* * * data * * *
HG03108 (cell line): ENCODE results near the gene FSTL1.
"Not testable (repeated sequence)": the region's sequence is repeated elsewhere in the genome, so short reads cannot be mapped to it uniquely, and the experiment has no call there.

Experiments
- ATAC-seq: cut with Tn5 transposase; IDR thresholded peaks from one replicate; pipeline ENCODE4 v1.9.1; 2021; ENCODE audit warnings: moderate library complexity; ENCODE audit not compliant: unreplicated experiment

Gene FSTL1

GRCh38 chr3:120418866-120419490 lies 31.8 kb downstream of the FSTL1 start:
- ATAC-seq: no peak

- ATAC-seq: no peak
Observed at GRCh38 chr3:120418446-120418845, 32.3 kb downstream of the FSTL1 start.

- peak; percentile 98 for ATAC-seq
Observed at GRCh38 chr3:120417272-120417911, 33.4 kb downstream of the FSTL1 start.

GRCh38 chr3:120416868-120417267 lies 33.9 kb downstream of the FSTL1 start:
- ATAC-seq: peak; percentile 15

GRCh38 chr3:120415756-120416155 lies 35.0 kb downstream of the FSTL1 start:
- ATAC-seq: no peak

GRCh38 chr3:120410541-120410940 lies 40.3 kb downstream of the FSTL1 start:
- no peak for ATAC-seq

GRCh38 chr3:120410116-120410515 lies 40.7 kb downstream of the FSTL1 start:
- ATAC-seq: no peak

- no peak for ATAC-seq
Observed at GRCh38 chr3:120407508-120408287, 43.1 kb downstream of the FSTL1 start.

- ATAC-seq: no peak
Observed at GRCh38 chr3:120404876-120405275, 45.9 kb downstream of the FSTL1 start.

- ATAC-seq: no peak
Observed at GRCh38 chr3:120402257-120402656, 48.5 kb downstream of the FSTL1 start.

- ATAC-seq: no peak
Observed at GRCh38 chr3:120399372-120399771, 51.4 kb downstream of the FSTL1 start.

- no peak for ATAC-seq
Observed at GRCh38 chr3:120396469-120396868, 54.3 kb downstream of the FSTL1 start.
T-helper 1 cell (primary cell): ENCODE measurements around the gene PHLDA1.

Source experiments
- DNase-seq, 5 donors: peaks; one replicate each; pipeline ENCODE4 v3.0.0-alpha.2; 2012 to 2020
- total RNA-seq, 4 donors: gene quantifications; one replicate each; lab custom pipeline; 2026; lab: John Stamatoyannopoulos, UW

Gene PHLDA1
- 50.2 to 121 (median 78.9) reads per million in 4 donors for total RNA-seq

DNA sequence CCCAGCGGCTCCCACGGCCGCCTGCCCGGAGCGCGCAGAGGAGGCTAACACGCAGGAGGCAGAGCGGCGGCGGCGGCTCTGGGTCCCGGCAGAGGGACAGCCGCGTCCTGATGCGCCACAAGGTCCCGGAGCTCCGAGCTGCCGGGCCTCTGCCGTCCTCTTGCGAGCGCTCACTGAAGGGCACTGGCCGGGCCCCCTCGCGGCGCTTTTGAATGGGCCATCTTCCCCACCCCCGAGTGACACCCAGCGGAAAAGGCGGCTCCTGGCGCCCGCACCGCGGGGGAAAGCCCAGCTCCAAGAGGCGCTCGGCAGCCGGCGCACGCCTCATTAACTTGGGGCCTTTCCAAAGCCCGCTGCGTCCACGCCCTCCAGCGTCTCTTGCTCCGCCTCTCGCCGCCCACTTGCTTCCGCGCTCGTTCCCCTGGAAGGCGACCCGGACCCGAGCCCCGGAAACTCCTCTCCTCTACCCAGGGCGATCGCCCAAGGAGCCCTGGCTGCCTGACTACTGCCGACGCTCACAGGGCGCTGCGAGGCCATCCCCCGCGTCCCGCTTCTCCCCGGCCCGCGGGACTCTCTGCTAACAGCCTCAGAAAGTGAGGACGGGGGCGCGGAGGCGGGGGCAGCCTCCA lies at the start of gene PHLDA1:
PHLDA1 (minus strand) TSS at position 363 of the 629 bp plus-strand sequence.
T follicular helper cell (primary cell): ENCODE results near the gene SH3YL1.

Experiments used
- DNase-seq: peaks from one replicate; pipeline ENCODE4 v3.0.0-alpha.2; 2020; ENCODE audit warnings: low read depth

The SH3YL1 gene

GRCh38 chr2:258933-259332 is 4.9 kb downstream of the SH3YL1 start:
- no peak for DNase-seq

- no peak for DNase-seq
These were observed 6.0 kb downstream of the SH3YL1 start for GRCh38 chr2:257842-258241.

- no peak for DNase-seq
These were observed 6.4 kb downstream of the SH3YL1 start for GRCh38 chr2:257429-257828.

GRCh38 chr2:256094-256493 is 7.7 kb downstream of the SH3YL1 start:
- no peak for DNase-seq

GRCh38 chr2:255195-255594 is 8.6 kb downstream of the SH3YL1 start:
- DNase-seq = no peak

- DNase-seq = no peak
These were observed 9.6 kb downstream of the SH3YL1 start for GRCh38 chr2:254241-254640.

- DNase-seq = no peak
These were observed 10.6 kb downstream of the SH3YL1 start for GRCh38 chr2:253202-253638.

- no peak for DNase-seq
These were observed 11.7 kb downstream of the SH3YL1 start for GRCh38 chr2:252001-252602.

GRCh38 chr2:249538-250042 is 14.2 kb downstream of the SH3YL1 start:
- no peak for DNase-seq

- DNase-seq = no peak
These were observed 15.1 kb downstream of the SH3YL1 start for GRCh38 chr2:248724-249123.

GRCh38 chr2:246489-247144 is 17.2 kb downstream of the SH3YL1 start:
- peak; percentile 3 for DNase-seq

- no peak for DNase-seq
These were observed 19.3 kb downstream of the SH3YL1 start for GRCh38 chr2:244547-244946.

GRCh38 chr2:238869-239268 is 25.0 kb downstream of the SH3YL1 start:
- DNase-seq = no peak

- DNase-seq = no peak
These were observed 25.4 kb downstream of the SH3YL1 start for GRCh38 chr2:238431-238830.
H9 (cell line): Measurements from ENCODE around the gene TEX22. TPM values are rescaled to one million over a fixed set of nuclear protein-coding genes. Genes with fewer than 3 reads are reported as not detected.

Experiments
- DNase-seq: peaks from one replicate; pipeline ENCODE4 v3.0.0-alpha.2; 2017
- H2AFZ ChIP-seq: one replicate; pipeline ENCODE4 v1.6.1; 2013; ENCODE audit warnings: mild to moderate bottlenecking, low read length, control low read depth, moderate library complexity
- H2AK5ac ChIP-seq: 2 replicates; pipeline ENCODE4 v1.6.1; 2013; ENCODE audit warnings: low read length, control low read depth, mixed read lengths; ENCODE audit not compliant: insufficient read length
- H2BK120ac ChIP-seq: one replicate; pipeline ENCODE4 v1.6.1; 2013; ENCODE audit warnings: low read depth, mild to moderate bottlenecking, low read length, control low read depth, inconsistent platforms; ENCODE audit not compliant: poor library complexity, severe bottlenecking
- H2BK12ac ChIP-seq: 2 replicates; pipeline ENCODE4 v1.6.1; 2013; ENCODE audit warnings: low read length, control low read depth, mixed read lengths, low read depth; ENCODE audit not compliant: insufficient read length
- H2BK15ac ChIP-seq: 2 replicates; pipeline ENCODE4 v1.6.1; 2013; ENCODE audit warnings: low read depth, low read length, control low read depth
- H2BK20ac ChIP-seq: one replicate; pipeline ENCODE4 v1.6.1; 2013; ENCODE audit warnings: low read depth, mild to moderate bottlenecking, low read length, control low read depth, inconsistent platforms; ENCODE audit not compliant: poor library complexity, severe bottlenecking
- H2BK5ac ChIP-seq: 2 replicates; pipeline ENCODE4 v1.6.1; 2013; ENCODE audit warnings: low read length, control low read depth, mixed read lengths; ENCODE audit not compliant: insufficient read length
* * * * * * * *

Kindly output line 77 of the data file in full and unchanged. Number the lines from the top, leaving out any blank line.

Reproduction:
- H2BK15ac ChIP-seq: 2 replicates; pipeline ENCODE4 v1.6.1; 2013; ENCODE audit warnings: low read depth, low read length, control low read depth